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If you are running a site with two or more hosts connected by a LAN, you will have to designate one host that handles your UUCP connection with the outside world. Between the hosts on your LAN, you will most probably want to exchange mail with SMTP over TCP/IP. Assume we're back at the Virtual Brewery again, and vstout is set up as the UUCP gateway.
In a networked environment, it is best to keep all user mailboxes on a single file system, which is NFS-mounted on all other hosts. This allows users to move from machine to machine, without having to move their mail around (or even worse, check some three or four machines for newly-arrived mail each morning). Therefore, you also want to make sender addresses independent from the machine the mail was written on. It is common practice to use the domain name all by itself in the sender address, instead of a hostname. Janet User, for example, would specify firstname.lastname@example.org instead of email@example.com. We will explain below how to make the server recognize the domain name as a valid name for your site.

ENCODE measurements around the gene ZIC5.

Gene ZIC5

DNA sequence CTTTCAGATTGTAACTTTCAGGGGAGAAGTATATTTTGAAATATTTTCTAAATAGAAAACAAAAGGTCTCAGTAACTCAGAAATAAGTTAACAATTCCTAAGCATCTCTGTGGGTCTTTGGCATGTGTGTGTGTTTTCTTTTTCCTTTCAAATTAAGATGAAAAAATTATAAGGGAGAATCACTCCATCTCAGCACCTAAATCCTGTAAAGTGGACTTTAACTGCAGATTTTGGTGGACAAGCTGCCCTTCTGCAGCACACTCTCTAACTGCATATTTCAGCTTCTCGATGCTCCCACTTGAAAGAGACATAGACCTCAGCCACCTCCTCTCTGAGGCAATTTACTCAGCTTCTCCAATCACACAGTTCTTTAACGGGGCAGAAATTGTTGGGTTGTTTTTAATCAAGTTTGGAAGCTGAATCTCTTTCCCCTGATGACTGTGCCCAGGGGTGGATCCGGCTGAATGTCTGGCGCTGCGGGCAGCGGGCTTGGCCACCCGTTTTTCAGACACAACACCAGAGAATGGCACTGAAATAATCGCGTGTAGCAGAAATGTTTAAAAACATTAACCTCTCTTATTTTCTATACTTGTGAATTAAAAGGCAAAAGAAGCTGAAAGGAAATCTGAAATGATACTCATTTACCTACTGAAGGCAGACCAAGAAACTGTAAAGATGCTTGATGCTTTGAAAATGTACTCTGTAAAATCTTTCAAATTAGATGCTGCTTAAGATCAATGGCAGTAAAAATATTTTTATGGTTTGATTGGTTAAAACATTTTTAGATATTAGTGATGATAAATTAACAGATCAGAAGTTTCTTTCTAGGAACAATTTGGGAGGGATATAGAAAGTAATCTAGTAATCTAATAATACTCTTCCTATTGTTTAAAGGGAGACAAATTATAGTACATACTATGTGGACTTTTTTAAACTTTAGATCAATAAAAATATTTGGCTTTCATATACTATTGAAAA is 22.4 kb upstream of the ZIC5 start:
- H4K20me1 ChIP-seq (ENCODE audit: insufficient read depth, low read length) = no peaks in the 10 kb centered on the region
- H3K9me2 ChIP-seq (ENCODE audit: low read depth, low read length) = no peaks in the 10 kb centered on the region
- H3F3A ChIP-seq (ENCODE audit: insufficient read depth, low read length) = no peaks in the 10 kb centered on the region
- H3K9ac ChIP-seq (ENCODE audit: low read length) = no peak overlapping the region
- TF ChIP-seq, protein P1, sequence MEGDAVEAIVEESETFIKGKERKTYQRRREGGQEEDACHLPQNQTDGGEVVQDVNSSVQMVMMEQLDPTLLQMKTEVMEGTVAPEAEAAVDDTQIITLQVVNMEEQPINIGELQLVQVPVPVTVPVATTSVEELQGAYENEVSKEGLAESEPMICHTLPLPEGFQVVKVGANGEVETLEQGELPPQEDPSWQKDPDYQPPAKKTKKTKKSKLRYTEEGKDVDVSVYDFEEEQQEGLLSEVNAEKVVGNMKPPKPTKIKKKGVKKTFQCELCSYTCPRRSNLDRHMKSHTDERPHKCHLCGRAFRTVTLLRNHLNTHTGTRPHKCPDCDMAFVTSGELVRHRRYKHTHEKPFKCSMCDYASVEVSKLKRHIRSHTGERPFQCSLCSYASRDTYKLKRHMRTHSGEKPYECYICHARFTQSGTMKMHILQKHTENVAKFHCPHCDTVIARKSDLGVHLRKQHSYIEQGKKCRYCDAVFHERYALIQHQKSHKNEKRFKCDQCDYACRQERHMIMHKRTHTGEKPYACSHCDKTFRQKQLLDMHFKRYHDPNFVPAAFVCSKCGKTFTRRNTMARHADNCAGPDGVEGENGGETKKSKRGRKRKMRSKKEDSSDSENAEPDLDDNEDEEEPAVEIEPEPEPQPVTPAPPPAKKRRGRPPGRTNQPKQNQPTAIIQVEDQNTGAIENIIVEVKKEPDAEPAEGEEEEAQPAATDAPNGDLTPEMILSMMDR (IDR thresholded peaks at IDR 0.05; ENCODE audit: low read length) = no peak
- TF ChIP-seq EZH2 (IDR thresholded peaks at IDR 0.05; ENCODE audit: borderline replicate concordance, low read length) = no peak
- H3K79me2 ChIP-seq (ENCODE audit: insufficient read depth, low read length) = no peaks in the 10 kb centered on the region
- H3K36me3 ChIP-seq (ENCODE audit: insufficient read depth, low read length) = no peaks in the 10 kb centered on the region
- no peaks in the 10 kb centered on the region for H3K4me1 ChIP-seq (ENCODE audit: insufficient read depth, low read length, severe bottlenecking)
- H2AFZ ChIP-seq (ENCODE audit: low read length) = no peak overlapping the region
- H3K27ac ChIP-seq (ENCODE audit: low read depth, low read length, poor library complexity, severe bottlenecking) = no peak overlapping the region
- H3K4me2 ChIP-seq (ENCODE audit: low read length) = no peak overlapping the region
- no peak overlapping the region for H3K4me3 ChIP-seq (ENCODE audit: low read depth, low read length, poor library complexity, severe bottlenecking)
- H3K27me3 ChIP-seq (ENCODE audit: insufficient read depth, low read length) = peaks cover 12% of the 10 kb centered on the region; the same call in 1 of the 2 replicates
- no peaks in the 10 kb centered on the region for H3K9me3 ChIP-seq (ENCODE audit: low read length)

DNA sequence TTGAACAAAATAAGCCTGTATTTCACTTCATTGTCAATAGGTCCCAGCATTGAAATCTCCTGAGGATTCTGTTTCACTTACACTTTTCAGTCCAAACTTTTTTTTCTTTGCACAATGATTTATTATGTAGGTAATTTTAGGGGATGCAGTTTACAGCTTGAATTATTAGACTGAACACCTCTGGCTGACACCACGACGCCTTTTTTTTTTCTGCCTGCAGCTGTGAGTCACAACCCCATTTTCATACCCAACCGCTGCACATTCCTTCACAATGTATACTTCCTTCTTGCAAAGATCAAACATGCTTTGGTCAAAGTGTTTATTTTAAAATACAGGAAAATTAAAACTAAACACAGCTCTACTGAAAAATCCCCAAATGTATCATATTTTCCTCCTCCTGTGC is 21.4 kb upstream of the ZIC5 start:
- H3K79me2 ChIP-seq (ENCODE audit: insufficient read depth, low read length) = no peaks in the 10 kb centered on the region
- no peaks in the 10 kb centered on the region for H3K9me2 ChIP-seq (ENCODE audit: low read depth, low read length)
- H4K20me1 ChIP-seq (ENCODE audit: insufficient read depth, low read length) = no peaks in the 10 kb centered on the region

A different way of keeping all mailboxes on a central host is to use POP or IMAP. POP stands for Post Office Protocol and lets users access their mailboxes over a simple TCP/IP connection. IMAP, the Interactive Mail Access Protocol, is similar to POP, but more general. Both clients and servers for IMAP and POP have been ported to , and are available from sunsite.unc.edu below /pub/Linux/system/Network.
Thu Mar 7 23:22:06 EST 1996